DEEP Groundwater Ruling Raises Business Concerns
A recent declaratory ruling by the state Department of Energy and Environmental Protection could dramatically increase cleanup costs and discourage brownfields development.
Businesses are also concerned DEEP’s June 27 ruling may set standards that far exceed those of neighboring states, while jeopardizing Connecticut’s Licensed Environmental Professionals program.
Council members shared their concerns that DEEP is reinterpreting pollution cleanup standards to levels far more restrictive than current regulations.
E2 members will review the ruling with DEEP officials to assess the potential impact on economic development and brownfield cleanups.
The ruling provides new interpretations of the state’s Remediation Standard Regulations and rules that govern LEPs.
DEEP previously established groundwater cleanup criteria for 88 compounds—those most frequently detected, that pose the greatest risk, and that drive cleanups.
But there are literally thousands of other compounds for which the regulations don’t specify criteria.
DEEP’s ruling indicates that for compounds where no numeric cleanup criteria is specified in the regulations, businesses must now cleanup to background conditions or a different standard which the property owner has the burden of scientifically establishing—a lengthy and expensive process.
“At a minimum, the ruling creates uncertainty,” one E2 member said. “Some would say it creates more than uncertainty.”
“The declaratory ruling is inconsistent with what they’ve been doing,” said a licensed environmental professional who addressed the council.
“The ruling makes people think, ‘Did I misunderstand everything for the last 20 years?'”
Current remediation regulations distinguish between relatively pristine “GA” sites, which must be cleaned to the most conservative standards, and “GB” sites, which have a long history of industrial or commercial activity and environmental use.
GB sites include brownfields, for which the regulations provide more flexible cleanup options.
Before the June 27 ruling, there were no groundwater remediation standards for GB sites for what are known as extractable total petroleum hydrocarbons, or ETPHs.
The cleanup option most often used for protecting the environment and human health, with DEEP approval, was to leave petroleum-impacted soil in place beneath buildings and parking lots, and place a land-use restriction on the property to ensure no exposure to the contamination.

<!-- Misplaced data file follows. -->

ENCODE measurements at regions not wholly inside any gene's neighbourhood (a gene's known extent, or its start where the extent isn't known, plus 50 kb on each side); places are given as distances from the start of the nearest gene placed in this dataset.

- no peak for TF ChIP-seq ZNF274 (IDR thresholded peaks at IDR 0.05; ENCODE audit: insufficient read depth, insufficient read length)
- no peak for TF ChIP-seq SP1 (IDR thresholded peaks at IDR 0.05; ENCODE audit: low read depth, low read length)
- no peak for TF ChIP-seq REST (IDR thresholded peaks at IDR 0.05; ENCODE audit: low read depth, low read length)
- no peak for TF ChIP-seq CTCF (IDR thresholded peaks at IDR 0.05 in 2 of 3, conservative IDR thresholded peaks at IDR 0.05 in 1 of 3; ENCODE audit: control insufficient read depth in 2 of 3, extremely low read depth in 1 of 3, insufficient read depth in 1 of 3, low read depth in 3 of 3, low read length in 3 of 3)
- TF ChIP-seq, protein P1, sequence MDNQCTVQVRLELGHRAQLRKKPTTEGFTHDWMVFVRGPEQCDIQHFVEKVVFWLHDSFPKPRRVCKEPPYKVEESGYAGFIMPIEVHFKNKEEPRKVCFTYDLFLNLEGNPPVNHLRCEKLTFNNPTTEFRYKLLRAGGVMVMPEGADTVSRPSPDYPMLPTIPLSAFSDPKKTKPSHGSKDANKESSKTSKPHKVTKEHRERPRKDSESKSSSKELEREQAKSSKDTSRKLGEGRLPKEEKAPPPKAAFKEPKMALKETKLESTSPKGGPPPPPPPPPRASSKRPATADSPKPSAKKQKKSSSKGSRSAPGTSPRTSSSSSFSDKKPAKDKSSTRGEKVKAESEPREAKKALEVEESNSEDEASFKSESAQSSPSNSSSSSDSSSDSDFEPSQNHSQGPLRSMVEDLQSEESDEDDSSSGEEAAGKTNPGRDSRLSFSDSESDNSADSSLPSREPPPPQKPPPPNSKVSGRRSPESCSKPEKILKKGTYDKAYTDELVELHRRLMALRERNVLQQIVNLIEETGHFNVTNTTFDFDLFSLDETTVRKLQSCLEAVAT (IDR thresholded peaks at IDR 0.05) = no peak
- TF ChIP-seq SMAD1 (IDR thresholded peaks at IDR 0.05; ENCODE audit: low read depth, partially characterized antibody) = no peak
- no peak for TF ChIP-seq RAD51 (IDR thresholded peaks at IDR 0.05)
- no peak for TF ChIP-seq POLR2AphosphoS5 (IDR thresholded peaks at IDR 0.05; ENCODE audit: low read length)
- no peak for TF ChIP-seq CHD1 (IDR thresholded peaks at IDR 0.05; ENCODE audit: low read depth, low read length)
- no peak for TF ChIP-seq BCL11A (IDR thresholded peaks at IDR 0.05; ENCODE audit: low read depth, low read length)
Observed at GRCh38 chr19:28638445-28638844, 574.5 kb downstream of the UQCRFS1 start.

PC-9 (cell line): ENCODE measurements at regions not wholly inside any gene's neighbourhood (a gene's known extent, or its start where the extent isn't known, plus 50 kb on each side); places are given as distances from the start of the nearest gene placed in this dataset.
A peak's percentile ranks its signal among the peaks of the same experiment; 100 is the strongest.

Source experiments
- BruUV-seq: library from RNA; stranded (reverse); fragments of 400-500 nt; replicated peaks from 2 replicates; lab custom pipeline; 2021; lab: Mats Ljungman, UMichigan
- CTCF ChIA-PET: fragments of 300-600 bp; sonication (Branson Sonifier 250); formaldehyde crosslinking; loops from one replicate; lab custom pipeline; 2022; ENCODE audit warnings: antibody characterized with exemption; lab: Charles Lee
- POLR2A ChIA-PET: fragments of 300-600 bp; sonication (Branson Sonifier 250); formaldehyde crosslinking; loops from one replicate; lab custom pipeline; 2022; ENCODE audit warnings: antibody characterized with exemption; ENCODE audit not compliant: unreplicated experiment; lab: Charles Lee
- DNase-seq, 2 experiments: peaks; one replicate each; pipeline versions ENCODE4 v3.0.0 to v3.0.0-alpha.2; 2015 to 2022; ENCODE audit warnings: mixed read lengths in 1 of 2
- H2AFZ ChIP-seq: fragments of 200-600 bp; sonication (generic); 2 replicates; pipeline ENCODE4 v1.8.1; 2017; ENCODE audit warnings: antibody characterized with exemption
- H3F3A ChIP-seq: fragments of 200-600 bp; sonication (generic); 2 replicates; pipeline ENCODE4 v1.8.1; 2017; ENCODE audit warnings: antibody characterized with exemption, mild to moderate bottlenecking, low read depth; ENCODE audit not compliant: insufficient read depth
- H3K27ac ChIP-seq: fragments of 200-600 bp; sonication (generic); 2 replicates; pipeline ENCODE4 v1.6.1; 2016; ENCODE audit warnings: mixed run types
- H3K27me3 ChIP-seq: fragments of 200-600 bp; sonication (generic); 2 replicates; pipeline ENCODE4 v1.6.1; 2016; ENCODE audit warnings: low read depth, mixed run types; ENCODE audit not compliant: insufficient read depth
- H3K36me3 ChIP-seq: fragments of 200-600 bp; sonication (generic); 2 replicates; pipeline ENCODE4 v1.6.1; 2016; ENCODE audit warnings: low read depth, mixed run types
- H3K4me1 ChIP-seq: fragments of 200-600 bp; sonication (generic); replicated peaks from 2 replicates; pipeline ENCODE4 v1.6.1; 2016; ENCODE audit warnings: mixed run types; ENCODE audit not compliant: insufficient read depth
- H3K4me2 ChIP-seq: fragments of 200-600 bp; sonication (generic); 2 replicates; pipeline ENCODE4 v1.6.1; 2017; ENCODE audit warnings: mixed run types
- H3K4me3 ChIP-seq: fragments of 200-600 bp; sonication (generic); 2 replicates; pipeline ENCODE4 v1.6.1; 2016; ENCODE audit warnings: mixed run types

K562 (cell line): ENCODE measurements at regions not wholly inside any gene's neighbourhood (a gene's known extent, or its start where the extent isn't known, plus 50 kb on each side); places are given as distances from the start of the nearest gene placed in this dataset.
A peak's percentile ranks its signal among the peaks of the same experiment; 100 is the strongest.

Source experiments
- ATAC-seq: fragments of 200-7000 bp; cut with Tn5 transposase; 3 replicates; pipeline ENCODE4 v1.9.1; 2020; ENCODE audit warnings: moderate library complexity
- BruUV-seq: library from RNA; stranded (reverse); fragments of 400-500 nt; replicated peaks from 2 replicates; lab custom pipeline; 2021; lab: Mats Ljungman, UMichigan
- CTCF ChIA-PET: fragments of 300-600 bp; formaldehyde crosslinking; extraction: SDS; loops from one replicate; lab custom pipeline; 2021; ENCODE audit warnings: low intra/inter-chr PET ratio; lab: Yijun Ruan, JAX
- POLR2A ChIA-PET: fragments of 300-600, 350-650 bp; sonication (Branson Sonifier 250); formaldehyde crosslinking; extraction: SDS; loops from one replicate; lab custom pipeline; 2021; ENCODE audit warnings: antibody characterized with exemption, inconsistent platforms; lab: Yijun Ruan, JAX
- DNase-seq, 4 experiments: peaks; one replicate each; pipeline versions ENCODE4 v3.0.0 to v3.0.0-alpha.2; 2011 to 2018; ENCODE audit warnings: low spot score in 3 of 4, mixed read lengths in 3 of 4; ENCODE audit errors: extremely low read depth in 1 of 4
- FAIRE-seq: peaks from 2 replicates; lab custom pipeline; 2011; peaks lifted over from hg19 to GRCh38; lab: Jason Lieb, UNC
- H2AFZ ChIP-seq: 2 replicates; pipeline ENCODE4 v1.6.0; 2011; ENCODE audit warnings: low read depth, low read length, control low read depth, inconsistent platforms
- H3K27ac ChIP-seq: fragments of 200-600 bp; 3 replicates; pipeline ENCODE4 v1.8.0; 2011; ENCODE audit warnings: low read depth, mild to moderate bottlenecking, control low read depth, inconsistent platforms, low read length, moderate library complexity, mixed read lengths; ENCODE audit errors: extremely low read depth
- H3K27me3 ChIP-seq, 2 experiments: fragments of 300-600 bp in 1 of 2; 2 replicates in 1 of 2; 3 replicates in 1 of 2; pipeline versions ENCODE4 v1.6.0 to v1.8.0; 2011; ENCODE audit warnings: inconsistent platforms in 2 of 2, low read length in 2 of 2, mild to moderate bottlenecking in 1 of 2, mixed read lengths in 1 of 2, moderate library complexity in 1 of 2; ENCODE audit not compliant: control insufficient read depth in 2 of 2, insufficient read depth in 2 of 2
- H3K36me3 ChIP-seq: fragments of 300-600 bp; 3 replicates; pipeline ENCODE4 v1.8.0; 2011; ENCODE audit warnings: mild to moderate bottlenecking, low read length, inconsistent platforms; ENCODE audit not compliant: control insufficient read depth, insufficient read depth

Connecticut's new standards are 20 to 200 times more stringent than those in neighboring Massachusetts.
"Where you had no criteria yesterday, today you have to meet detection limit or near detection limit down in the parts per million.
"But now you have these areas beneath buildings, below the water table, where you've got to get to a point where you're going to meet 0.1 to 0.7 (parts per million) of ETPH.
"You're not going to get to those levels in any reasonable time frame."
Environmental safety systems are in place for some buildings where it was deemed necessary.
But under the new interpretation, it could cost $200,000 to $300,000 to remediate a building site to meet the new standards.
"A lot of flexibility got yanked out of the regulations," said the LEP, who works for a company based in New London County.
E2 members say the new interpretation could discourage remediation and reuse of brownfields.
They fear it will add a significant barrier to cleaning brownfields because cleanup criteria for petroleum-related compounds will be lowered to a point where they'll be difficult to meet.
GA sites could also become harder to clean under reinterpreted standards.
"Anyone who knows anything about petroleum knows that it naturally degrades in the environment," the LEP said.
E2 members said the new interpretation could be a game changer for licensed environmental professionals because of its potential to increase remediation costs and uncertainty about legal liabilities.
Other concerns are that Connecticut standards are 20 to 200 times more stringent than those in neighboring Massachusetts.
Council members are hoping these concerns can be addressed through discussions with DEEP about the ruling, and the impact on economic development, brownfield cleanups, and the LEP program.
In the meantime, the council is exploring regulatory, judicial, and legislative options.
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